A book that held a lot of promise but was ultimately a let-down for me.

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Posted in contemporary, review, young adult

Another Place – Matthew Crow

“I wrote my goal for the summer. A goal I would only share with those whose involvement helped my mission. The last secret between me and my friend I had known only at night. That summer I would find Sarah Banks.”

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Blurb: “Sixteen-year-old Claudette Flint is coming home from hospital after an escalating depression left her unable to cope. Released into the care of her dad, she faces the daunting task of piecing herself back together. She may look unchanged; but everything’s different. The same could be said about her seaside hometown: this close-knit community seems to be unspooling in the wake of the sudden disappearance of one of her schoolmates, Sarah.”

*This book was sent to me by the publisher in exchange for an honest review*

The story follows a teenage girl called Claudette who returns home after a hospital stay for her mental illness and learns that her fellow classmate, Sarah, has gone missing. As part of her recovery, Claudette’s therapist has instructed her to set herself goals, no matter how small. Claudette decides her goal for the summer is to find Sarah.

Another Place fell very short for me. I expected it to be a great mystery novel but it was packed full of characters and subplots that I didn’t really care about, which made it hard to connect to anything. The way that Claudette talks about Sarah made it seem like they were best friends but in fact they were minor acquaintances. It fell quickly into “John Green manic pixie dream girl” territory and that just pulled me out of the story even more.

The book does have some redeeming factor and one of those is handling of mental illness. Claudette has a wonderful father who does his best to stand up and support his daughter which encourages Claudette to open up. Even when unsure of how to act upon her return, he doesn’t shut himself off from her and it was a perfect example of a supportive relationship that may encourage those struggling to open up to their own family members.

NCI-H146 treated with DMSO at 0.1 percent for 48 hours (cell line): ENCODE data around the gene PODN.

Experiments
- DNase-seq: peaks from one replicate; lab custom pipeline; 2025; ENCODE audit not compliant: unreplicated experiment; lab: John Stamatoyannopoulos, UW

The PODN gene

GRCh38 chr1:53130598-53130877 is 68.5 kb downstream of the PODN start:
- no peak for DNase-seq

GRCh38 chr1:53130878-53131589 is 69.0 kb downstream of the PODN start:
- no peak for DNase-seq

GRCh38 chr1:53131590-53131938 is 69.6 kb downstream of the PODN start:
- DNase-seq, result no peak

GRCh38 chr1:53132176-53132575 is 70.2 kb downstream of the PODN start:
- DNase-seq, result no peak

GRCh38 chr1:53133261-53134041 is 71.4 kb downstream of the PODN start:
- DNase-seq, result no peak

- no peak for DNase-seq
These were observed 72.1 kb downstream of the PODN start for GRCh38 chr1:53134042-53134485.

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Posted in contemporary, poetry, review, young adult

Moonrise – Sarah Crossan

“People are gonna be telling you all kinds of
Lies.
I need you to know the truth.”

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Blurb: “Joe hasn’t seen his brother for ten years, and it’s for the most brutal of reasons. Ed is on death row. But now Ed’s execution date has been set, and Joe is determined to spend those last weeks with him, no matter what other people think.”

*This book was sent to me by the publisher in exchange for an honest review*

Joe’s life was turned upside down when he received a phone call revealing that his brother, Ed, was going to prison on a murder charge. The family happens to live in a state where the death penalty is a punishment and when Ed’s execution date is confirmed, Joe struggles even more.

Sticking to her usual unique style, Moonrise is another free verse novel from Sarah Crossan. The use of this format to tell the story creates a simplicity that really hits you in the gut. The story doesn’t rely on fancy metaphors or deep imagery to make the reader feel something (though I want to express that using metaphors/imagery is not a bad thing either). It just further highlights Crossan’s talents.

The story is told through snapshots in time. The reader gets an insight into Joe’s childhood and memories with his brother as the execution fate draws closer. This, along with the writing format, makes it impossible not to feel something.

This is a heart-wrenching read tackling the idea of how to cope with losing a loved one.